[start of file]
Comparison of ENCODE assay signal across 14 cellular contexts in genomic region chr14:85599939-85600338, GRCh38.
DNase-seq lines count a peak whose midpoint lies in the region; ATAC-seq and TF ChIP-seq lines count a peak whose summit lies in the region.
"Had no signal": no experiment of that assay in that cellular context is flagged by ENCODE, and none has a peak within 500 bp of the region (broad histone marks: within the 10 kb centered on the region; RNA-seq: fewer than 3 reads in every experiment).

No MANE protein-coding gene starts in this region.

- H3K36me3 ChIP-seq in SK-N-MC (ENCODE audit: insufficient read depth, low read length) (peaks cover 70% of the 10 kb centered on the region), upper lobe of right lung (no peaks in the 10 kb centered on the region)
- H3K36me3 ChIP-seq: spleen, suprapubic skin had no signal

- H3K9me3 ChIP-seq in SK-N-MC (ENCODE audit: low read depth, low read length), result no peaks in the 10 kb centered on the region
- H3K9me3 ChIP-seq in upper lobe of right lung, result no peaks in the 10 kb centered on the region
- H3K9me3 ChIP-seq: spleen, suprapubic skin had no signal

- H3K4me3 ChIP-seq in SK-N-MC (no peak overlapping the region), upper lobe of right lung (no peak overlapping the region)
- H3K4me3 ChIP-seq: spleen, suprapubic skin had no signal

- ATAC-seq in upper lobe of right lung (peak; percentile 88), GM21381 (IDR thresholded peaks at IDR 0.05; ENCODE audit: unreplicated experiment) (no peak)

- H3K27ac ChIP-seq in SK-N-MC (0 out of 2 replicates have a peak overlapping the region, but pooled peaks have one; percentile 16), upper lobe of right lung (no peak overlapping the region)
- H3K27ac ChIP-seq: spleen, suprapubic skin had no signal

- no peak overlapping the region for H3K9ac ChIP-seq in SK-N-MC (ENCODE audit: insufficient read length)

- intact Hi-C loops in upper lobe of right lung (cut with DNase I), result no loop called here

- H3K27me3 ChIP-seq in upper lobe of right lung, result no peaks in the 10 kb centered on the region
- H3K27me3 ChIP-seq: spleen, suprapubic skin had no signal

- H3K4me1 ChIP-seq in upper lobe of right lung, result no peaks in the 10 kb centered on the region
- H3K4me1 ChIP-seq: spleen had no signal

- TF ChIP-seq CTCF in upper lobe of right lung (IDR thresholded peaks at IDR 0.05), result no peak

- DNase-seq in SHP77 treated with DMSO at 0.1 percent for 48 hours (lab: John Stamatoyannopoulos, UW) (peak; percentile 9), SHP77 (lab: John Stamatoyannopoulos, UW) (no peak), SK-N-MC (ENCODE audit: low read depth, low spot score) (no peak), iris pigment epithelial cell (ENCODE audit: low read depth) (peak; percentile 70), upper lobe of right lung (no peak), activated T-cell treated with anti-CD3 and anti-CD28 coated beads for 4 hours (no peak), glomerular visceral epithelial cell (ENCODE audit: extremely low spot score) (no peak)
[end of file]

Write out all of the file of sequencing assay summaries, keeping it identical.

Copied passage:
Comparison of ENCODE assay signal across 14 cellular contexts in genomic region chr14:85599939-85600338, GRCh38.
DNase-seq lines count a peak whose midpoint lies in the region; ATAC-seq and TF ChIP-seq lines count a peak whose summit lies in the region.
"Had no signal": no experiment of that assay in that cellular context is flagged by ENCODE, and none has a peak within 500 bp of the region (broad histone marks: within the 10 kb centered on the region; RNA-seq: fewer than 3 reads in every experiment).

No MANE protein-coding gene starts in this region.

- H3K36me3 ChIP-seq in SK-N-MC (ENCODE audit: insufficient read depth, low read length) (peaks cover 70% of the 10 kb centered on the region), upper lobe of right lung (no peaks in the 10 kb centered on the region)
- H3K36me3 ChIP-seq: spleen, suprapubic skin had no signal

- H3K9me3 ChIP-seq in SK-N-MC (ENCODE audit: low read depth, low read length), result no peaks in the 10 kb centered on the region
- H3K9me3 ChIP-seq in upper lobe of right lung, result no peaks in the 10 kb centered on the region
- H3K9me3 ChIP-seq: spleen, suprapubic skin had no signal

- H3K4me3 ChIP-seq in SK-N-MC (no peak overlapping the region), upper lobe of right lung (no peak overlapping the region)
- H3K4me3 ChIP-seq: spleen, suprapubic skin had no signal

- ATAC-seq in upper lobe of right lung (peak; percentile 88), GM21381 (IDR thresholded peaks at IDR 0.05; ENCODE audit: unreplicated experiment) (no peak)

- H3K27ac ChIP-seq in SK-N-MC (0 out of 2 replicates have a peak overlapping the region, but pooled peaks have one; percentile 16), upper lobe of right lung (no peak overlapping the region)
- H3K27ac ChIP-seq: spleen, suprapubic skin had no signal

- no peak overlapping the region for H3K9ac ChIP-seq in SK-N-MC (ENCODE audit: insufficient read length)

- intact Hi-C loops in upper lobe of right lung (cut with DNase I), result no loop called here

- H3K27me3 ChIP-seq in upper lobe of right lung, result no peaks in the 10 kb centered on the region
- H3K27me3 ChIP-seq: spleen, suprapubic skin had no signal

- H3K4me1 ChIP-seq in upper lobe of right lung, result no peaks in the 10 kb centered on the region
- H3K4me1 ChIP-seq: spleen had no signal

- TF ChIP-seq CTCF in upper lobe of right lung (IDR thresholded peaks at IDR 0.05), result no peak

- DNase-seq in SHP77 treated with DMSO at 0.1 percent for 48 hours (lab: John Stamatoyannopoulos, UW) (peak; percentile 9), SHP77 (lab: John Stamatoyannopoulos, UW) (no peak), SK-N-MC (ENCODE audit: low read depth, low spot score) (no peak), iris pigment epithelial cell (ENCODE audit: low read depth) (peak; percentile 70), upper lobe of right lung (no peak), activated T-cell treated with anti-CD3 and anti-CD28 coated beads for 4 hours (no peak), glomerular visceral epithelial cell (ENCODE audit: extremely low spot score) (no peak)